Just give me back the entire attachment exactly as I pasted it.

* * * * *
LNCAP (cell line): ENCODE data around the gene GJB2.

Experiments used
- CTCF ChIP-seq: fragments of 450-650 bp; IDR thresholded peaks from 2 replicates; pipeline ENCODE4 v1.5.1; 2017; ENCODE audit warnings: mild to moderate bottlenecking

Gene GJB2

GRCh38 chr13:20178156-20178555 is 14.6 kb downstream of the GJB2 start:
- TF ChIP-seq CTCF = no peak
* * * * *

LNCAP (cell line): ENCODE data around the gene GJB2.

Experiments used
- CTCF ChIP-seq: fragments of 450-650 bp; IDR thresholded peaks from 2 replicates; pipeline ENCODE4 v1.5.1; 2017; ENCODE audit warnings: mild to moderate bottlenecking

Gene GJB2

GRCh38 chr13:20178156-20178555 is 14.6 kb downstream of the GJB2 start:
- TF ChIP-seq CTCF = no peak